So, the obvious question to again ask is can EdTech be used effectively to support the use of interpolated testing within delivery? The answer is again yes. EdTech makes it very straight forward for teachers to embed quick tests into lessons/lectures to challenge students to be attentive to key information throughout the duration of delivery. A myriad of EdTech enables this approach, from basic testing embedded into presentations, to quizzes, to specific software, embedding interpolated testing is very simple to do, and one of the benefits of using EdTech is that all the questions and resources are always available for use at a later time, or as part of other effective techniques discussed previously (for example, questions used within the lesson/lecture could be incorporated into later practice testing). Furthermore, and with video tutorials being utilised more than ever in education, it is simple for the content to be broken up with short retrieval quizzes to support the learning process.

I hope at this point I have put a measured argument for how EdTech can be used effectively to embed research and evidence that support learning. To conclude the examples I would like to offer two further points that are considered vital in the role of learning. Firstly, that of practice, and to be more specific deliberate practice (Ericcson, Krampe and Tesche-Romer, 1993). There is a plethora of research into the role of practice and over recent years this has been captured in mainstream media with books such as Outliers by Malcolm Gladwell; Talent is Overrated: What Really Separates World-Class Performers from Everybody Else by Geffrey Colvin and Bounce: The Myth of Talent and the Power of Practice by Matthew Syed. As with all research and inquiry there will be contentions along the way but it is generally accepted that practice, and the right kind of practice are vital components for learning. The same can be said of assessment, with much research supporting the impact of this (Black and Wiliam, 1998; Black et al, 2003; Shute, 2007 and Kluger and DeNisi, 1996).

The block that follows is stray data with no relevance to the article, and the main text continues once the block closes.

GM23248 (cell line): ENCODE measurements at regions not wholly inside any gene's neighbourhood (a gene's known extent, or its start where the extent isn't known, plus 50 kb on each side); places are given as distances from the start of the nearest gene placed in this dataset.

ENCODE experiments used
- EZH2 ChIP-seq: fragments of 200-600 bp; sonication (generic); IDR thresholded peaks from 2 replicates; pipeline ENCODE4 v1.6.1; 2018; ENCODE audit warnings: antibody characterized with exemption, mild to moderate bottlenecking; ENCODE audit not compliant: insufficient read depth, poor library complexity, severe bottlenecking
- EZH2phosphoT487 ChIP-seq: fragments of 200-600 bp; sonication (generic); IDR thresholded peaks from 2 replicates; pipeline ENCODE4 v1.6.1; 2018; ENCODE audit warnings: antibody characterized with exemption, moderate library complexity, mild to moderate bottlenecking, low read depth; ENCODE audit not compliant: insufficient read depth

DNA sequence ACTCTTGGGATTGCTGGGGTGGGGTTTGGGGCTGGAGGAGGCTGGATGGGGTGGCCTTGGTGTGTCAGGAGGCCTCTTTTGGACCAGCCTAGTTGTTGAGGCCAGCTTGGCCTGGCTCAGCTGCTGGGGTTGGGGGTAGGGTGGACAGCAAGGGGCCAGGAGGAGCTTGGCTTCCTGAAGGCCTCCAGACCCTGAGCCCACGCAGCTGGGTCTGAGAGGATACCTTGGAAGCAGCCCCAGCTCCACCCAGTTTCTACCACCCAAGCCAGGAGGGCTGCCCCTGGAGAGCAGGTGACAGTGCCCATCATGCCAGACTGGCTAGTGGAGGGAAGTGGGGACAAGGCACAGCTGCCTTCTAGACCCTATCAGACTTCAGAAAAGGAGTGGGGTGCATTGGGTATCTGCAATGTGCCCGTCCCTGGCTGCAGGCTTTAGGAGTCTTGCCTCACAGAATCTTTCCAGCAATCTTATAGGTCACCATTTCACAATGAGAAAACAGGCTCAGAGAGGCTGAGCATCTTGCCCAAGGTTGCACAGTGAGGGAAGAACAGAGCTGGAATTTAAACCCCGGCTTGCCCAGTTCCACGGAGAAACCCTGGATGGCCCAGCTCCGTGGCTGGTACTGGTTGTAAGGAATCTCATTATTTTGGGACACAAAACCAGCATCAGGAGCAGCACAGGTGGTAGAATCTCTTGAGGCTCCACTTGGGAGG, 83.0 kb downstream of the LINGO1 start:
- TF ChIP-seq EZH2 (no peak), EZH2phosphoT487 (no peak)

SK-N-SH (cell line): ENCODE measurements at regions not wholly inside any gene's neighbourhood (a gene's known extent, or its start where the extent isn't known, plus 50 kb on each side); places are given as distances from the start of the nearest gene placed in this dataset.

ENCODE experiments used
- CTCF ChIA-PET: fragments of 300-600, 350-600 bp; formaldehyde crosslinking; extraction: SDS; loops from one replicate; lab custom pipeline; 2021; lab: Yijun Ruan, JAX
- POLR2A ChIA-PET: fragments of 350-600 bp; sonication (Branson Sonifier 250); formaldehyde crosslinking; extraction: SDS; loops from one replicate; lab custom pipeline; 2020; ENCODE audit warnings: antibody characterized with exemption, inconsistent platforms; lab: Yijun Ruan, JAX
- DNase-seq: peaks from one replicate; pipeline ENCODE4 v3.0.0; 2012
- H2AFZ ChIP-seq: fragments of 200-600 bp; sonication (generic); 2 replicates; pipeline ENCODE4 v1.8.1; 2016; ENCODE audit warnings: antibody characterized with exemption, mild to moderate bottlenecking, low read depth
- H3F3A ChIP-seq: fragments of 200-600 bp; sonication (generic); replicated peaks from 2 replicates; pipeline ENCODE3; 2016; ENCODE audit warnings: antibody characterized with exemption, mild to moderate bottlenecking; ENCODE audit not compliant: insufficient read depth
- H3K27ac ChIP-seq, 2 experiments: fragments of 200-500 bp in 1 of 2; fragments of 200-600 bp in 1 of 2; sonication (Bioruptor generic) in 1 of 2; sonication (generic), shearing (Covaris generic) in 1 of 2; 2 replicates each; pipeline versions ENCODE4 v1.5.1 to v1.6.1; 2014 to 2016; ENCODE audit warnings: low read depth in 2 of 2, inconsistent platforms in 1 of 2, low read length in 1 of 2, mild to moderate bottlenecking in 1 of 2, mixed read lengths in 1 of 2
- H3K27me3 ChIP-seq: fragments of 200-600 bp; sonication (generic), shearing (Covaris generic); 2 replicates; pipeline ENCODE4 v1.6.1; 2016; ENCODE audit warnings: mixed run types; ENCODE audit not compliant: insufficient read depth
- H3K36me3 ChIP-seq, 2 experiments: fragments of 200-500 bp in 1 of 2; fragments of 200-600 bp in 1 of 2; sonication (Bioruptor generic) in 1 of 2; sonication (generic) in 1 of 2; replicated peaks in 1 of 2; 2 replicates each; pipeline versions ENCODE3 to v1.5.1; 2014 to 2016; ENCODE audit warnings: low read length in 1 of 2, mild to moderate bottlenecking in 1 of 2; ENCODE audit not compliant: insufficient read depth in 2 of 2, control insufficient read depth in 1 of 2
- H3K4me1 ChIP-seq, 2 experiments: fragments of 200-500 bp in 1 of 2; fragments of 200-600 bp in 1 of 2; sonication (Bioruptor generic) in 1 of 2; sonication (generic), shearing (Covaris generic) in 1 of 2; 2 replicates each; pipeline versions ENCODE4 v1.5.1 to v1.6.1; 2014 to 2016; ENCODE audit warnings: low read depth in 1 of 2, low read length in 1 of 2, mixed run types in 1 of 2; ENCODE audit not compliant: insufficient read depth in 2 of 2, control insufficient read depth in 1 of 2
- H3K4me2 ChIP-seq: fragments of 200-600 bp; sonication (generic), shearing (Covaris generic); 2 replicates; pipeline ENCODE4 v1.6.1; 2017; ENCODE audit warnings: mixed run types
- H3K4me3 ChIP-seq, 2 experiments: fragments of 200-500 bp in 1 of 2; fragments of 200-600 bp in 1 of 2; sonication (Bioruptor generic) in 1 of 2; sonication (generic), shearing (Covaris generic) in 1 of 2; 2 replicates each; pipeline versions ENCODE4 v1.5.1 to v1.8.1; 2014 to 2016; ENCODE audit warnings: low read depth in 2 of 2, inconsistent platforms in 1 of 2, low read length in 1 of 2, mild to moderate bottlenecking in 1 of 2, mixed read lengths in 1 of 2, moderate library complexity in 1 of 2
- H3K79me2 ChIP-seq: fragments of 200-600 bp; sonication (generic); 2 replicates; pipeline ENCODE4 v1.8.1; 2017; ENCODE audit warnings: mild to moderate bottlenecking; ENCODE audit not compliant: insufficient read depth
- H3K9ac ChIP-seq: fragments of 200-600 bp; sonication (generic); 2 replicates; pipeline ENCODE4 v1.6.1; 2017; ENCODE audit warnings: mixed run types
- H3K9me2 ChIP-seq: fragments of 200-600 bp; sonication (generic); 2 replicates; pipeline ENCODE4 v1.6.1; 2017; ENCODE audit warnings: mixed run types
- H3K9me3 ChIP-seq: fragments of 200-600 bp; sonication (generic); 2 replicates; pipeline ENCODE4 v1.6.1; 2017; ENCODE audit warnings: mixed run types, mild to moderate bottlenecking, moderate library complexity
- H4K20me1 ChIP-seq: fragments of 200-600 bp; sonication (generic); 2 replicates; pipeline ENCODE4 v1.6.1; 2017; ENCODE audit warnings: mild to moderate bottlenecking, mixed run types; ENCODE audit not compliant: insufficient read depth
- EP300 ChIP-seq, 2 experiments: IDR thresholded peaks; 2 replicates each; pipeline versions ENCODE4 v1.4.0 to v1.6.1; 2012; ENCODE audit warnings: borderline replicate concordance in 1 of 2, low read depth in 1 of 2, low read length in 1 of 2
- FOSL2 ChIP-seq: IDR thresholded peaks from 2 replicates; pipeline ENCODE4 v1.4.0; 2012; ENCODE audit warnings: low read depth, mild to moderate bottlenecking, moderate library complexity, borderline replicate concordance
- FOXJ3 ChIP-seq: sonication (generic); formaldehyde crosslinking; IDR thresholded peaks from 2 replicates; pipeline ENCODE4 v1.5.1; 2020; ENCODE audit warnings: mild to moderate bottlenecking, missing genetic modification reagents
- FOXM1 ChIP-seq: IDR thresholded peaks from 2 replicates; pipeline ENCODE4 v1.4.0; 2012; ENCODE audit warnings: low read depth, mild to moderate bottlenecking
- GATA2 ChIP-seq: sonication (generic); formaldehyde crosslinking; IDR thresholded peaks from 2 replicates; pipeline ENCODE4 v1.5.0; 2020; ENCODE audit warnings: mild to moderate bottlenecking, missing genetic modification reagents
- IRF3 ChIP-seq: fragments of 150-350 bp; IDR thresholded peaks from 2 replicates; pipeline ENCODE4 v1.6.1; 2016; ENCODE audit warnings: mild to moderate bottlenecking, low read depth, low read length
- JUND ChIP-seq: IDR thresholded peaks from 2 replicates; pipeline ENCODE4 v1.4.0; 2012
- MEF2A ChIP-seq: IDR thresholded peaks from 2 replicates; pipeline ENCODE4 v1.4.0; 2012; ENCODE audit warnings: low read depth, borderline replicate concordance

As before, the question to ask is can EdTech support with both practice and assessment and the answer is yes once more. The correct use of EdTech can support students to engage in meaningful practice in any subject, at any time, with the teacher directing this practice through carefully designed activities. Rosenshine (2012) states the importance of practice in supporting students to overlearn and become fluent in a skill, and this can be supported through EdTech, for example with worked examples available for students to complete online, with the scaffolds reducing as they become more proficient. Furthermore, and closely linked to the above point it is now easier for a teacher to utilise assessment for learning in practice resources, to inform future delivery. This assessment for learning can be in any form, from multiple choice questions to actual exam questions, and what is more, much of the marking and assessment can be done through automated means to save time for teachers (as with every technique, this must be used effectively and not over relied upon). As stated earlier, by using EdTech to do this all resources can be kept, shared, released at certain points, adapted with minimal effort and planned to distribute learning.

This article set out to put a case together for how EdTech can support teachers, and be used effectively in line with research and evidence. It is written from the perspective of a teacher and researcher of education first and foremost, and someone who has been delighted to see the greater voice of research and evidence over the recent decade with a plethora of excellent books based on evidence contextualised brilliantly for teachers (for example, What Every Teacher Needs to Know About Psychology by David Didau; Walkthrus by Tom Sherrington and Oliver Caviglioli; How Learning Happens by Paul Kirschner and Carl Hendrick). However, I do not solely reside in the evidence-based research camp or subscribe to the ‘them and us’ mindset which seems to be the case for evidence-based research or EdTech. I firmly believe a rich evidence base is vital for education and should always be the starting point when contemplating any initiatives, however, I completely refute the idea EdTech has no value in education. I think it is also vital to recognise that there is not a set of off the shelf, simple set of instructions for teachers (Wiliam, 2018), and we must support teachers to work in unpredictable circumstances (Ainscow, 2018) as that is the reality of day-to-day teaching.

To conclude, EdTech, if used effectively can support learning and be research informed. Can EdTech be misunderstood and used poorly – yes, but that is the same for any approach. Is it EdTech or evidence-based practice – no, can they intersect to support learning – yes.

Steven Spence is the lead for Teaching, Learning and Innovation at The Sheffield College. Having completed an M Ed in 2013 he is now in the final stages of his doctoral study.